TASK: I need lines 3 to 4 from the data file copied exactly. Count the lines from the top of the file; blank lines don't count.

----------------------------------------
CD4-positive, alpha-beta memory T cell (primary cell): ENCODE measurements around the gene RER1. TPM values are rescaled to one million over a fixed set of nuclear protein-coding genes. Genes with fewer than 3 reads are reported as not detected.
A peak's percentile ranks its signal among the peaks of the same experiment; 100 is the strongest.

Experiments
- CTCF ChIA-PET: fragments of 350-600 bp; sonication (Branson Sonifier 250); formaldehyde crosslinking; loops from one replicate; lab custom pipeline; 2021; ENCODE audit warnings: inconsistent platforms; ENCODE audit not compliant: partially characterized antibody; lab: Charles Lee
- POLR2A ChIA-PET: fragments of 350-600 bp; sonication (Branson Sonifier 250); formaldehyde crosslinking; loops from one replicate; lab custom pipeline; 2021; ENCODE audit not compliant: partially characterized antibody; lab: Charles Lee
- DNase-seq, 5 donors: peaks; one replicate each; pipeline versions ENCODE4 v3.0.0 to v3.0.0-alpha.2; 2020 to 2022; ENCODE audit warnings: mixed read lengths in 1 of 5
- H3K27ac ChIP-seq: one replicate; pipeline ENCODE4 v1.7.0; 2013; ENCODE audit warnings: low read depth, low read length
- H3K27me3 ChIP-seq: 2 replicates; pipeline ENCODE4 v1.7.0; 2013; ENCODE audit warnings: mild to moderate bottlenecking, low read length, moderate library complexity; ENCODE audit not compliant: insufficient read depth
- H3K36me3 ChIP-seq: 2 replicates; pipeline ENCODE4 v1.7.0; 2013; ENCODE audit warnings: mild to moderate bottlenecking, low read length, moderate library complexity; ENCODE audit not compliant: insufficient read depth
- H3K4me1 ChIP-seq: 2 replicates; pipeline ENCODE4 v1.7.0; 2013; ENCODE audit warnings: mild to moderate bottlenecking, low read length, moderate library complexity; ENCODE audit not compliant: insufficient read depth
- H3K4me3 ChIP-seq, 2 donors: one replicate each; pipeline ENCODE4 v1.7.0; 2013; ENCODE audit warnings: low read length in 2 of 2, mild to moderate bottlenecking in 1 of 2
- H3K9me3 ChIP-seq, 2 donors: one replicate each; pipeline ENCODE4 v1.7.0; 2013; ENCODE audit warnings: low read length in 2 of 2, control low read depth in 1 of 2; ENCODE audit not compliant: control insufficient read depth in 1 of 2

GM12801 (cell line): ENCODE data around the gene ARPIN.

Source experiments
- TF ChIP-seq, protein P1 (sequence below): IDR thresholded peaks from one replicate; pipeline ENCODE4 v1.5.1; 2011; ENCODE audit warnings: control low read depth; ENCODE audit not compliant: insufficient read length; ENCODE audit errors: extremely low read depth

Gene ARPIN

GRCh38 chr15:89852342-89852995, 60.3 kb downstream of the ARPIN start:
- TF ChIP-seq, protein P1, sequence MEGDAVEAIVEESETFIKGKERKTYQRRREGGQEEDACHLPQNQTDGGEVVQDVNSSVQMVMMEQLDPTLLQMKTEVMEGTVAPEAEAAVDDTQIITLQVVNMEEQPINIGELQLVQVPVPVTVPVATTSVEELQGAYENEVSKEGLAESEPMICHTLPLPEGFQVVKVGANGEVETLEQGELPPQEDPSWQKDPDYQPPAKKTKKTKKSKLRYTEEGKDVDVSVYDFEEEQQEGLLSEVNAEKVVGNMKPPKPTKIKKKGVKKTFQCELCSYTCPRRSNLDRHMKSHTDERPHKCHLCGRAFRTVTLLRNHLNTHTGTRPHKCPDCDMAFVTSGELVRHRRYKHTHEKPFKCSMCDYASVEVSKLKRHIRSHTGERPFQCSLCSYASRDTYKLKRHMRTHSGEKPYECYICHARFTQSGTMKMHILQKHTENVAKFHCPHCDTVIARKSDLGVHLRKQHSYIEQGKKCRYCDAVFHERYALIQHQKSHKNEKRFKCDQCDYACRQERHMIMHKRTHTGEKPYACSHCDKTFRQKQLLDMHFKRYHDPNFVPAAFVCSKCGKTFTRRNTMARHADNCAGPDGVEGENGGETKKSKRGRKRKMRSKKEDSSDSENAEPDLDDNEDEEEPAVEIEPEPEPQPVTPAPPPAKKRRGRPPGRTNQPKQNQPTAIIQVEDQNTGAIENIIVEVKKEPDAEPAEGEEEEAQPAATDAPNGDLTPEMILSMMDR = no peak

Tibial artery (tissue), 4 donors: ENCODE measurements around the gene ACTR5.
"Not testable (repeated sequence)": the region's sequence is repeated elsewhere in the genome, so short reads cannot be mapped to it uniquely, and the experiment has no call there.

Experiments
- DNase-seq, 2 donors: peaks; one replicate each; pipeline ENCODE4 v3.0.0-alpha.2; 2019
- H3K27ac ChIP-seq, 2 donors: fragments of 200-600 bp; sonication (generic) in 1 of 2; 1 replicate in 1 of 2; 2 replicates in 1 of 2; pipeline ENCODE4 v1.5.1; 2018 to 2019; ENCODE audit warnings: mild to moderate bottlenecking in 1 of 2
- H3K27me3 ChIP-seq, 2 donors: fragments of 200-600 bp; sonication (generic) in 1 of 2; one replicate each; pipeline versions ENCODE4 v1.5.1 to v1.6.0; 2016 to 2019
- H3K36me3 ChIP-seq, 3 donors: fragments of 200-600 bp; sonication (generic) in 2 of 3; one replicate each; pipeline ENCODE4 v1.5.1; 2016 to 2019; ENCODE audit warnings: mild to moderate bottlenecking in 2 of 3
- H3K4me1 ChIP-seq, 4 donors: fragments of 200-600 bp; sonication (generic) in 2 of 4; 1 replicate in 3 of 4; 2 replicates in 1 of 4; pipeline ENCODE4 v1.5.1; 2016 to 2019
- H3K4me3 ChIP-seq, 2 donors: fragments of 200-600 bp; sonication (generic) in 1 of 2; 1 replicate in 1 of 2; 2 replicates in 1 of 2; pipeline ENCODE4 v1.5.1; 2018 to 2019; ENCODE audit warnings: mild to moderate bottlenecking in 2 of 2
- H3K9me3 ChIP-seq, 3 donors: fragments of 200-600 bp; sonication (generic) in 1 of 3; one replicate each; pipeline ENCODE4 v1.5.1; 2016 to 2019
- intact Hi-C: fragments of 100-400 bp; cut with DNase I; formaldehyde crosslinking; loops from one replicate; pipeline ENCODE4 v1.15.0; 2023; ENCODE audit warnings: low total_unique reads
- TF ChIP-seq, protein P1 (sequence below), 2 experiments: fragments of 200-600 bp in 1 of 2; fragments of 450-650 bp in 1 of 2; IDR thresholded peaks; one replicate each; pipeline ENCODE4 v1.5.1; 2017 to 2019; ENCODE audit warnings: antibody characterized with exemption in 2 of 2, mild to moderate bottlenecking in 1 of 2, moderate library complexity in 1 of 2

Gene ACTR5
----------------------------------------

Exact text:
Experiments
- CTCF ChIA-PET: fragments of 350-600 bp; sonication (Branson Sonifier 250); formaldehyde crosslinking; loops from one replicate; lab custom pipeline; 2021; ENCODE audit warnings: inconsistent platforms; ENCODE audit not compliant: partially characterized antibody; lab: Charles Lee